On Effective Communication

Lincoln’s Gettysburg Address: “A Few Appropriate Remarks”

President Lincoln

By Ken Michaels, Guest Writer

Editor’s note: Because Presidents’ Day is celebrated in February, we are honoring one of our nation’s greatest presidents and most skillful communicators.

In a recent article in the Poster, I mentioned that the words “I have a dream” are not to be found in the manuscript that Dr. Martin Luther King Jr. took to the lectern on Aug. 28, 1963, during the celebrated March on Washington for Jobs and Freedom demonstration. When he sensed that his prepared speech was missing the mark, he resorted to the “dream” speech, which he had given several times previously, albeit not on the national stage. The result was the speech now considered the greatest American speech of the 20th century.

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A Really Great Speech That Almost Wasn’t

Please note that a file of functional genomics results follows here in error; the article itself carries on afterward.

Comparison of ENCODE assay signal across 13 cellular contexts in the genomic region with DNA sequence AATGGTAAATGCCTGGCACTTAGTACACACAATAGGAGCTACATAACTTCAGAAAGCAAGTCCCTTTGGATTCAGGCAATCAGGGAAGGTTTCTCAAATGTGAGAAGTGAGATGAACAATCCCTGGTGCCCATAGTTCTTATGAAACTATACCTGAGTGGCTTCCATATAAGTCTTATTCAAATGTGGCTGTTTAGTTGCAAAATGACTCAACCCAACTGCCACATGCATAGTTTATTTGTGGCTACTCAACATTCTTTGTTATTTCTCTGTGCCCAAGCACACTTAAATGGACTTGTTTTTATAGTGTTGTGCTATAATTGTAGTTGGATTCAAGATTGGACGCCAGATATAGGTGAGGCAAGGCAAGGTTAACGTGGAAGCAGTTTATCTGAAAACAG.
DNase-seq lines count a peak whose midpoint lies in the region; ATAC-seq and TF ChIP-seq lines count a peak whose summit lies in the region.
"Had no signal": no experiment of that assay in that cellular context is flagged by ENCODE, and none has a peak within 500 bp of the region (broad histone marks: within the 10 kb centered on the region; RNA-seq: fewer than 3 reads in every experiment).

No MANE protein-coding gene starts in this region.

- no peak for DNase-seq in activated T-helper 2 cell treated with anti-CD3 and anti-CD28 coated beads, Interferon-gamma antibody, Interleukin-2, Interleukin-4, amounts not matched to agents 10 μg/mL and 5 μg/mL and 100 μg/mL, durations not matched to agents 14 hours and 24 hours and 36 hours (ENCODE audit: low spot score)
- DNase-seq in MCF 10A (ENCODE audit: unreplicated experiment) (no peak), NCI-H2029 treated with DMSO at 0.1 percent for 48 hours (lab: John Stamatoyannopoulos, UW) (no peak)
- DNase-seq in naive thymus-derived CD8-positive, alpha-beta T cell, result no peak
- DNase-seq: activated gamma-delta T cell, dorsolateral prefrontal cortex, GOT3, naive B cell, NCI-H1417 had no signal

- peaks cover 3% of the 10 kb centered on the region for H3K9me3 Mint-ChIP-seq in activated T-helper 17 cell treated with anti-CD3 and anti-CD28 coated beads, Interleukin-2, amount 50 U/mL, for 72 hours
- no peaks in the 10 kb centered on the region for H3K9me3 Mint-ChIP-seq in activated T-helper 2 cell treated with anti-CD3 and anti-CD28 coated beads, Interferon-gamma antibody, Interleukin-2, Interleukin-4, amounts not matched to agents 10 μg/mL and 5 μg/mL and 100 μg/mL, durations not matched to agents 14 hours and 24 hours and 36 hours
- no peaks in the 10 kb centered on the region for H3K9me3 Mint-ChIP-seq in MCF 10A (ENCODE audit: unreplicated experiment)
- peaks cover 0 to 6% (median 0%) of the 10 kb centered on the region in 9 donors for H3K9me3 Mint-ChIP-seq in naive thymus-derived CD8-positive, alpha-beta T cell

Portrait of Martin Luther King Jr.

By Ken Michaels, Guest Writer

As the anniversary of the birth of the Rev. Dr. Martin Luther King Jr. approaches, I’m reminded of two other, equally noteworthy, events that have special meaning to aficionados of excellence in speechifying. And they are especially significant to those in our geographical area; both occurred within 50 miles of Frederick, Md.                                    

The first event occurred on Aug. 28, 1963, when King delivered a speech in front of the Lincoln Memorial during the celebrated March on Washington for Jobs and Freedom demonstration. The other event was 100 years earlier, on Nov. 19, 1863.

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A Few Words about Words

Oil painting of William Shakespeare.

By Ken Michaels, Guest Writer

In Shakepeare’s play “Hamlet,” Polonius inquires of the prince, “What do you read, my lord?” Not at all pleased with what he’s reading, Hamlet replies, “Words, words, words.”1

I have previously described the communication model in which a sender encodes a message and then sends it via some channel (or medium) to a receiver, who decodes the message and, ideally, understands what was sent. Surely the most common way of encoding a message is in choosing the most appropriate words for the listener or reader.

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